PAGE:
- real-world uses of social media and mobile technologies for forming, maintaining and negotiating interpersonal relations
- uses of social media for engaging or mobilising publics
- text and story trajectories and the making of digital selves (and groups)
- language and communication in protest campaigns online and citizen journalism
- practices of news sharing online, including fake news
- ways of navigating social media platforms and apps affordances and constraints for specific purposes
- case studies of uses of social media for particular types of public engagement or interventions (positive or negative).
- Mirca Madianou (Goldsmiths, University of London)
- Rachelle Vessay (Birkbeck, University of London)
2017 Workshop: Language, New Media and Alt.Realities
University of Reading, 21 April, 2017
Report available here
This year's annual conference of the BAAL Language and New Media SIG will take up the important issue of how the semiotic affordances, information architectures and communicative practices associated with digital media are affecting people's constructions and interpretations of 'reality' and 'truth' - including such phenomena as 'filter bubbles' and 'echo chambers', 'fake news' and conspiracy theories, the decline in influence of mainstream media, 'post-truth' politics and 'alt' movements, and the role of new media in the rise of authoritarian governments. The focus will be on what scholars of language and discourse can contribute to understanding
1) the new ways information circulates through digital media and the new norms of communication and interpretation that have developed around these flows of information;
2) the effect that new media communication is having on the status of such constructs as 'truth', 'facticity', 'objectivity', and 'expertise' and the new 'ways of knowing' it is giving rise to; and
3) the consequences of these new epistemologies on politics, public policy, governance and democratic institutions.
- Caroline Tagg and Philip Seargeant (Open University)
- Colleen Cotter (Queen Mary, University of London)
2016 Workshop: Multimodality in Social Media and Digital Environments
Queen Mary University of London, 15 April, 2016
Report available here
Gestures, positioning in space, and other forms of embodied communication are frequently recognised as bearing meaning-making potential in interpersonal interactions and print media alongside (or instead of) language. There is also a feeling of urgency to systematically account for multimodal aspects of digital environments, particularly as they increasingly focus on multimodal content and foster intertextuality and interactivity.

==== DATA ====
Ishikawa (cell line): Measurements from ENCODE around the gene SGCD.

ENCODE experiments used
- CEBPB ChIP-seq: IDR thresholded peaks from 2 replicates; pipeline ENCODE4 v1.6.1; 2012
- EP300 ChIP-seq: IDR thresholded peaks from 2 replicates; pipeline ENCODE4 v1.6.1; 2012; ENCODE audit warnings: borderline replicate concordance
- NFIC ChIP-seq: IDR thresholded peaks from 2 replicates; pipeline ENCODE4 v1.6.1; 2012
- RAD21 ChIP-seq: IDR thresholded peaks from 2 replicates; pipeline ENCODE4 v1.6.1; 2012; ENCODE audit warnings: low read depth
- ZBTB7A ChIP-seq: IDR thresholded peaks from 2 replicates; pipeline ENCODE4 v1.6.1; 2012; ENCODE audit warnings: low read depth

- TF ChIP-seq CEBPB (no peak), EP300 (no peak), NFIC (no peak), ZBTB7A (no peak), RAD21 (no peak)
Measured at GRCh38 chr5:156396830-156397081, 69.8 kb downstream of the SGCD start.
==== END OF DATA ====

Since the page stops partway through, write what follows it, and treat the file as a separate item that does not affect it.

This relatively new scholarly interest brings with it a number of methodological considerations as well as questions related to the application and interpretation of semiotic resources beyond language in digital contexts.
The aim of this workshop is to bring together researchers interested in the multimodal aspects of social and digital communication, to discuss methodological considerations in multimodal social media research, and explore the possible ways forward. The event will consist of invited plenaries, paper presentations and discussions.
- Prof. Rodney Jones (University of Reading)
- Dr Myrrh Domingo (IOE UCL)
2015 Workshop: The Ethics of Online Research Methods
Cardiff University, 16-17 April, 2015
Today, more than ever, data are widely accessible, visible, and searchable for research in digital media contexts. At the same time, new data types and collection methods challenge existing approaches to research ethics and raise significant and difficult questions for researchers who design, undertake and disseminate research in and about digital environments.
The aims of this workshop are to bring together researchers who use online research methods and data in different subfields of applied linguistics, to discuss ethical considerations in online data collection and analysis, to identify challenges and share solutions to ethical issues arising from applied linguistics research.
- Alexandra Georgakopoulou (King's College London)
- Claire Hardaker (Lancaster University)
- Annette Markham (Aarhus University, Denmark)
- Stephen Pihlaja (Newman University, Birmingham)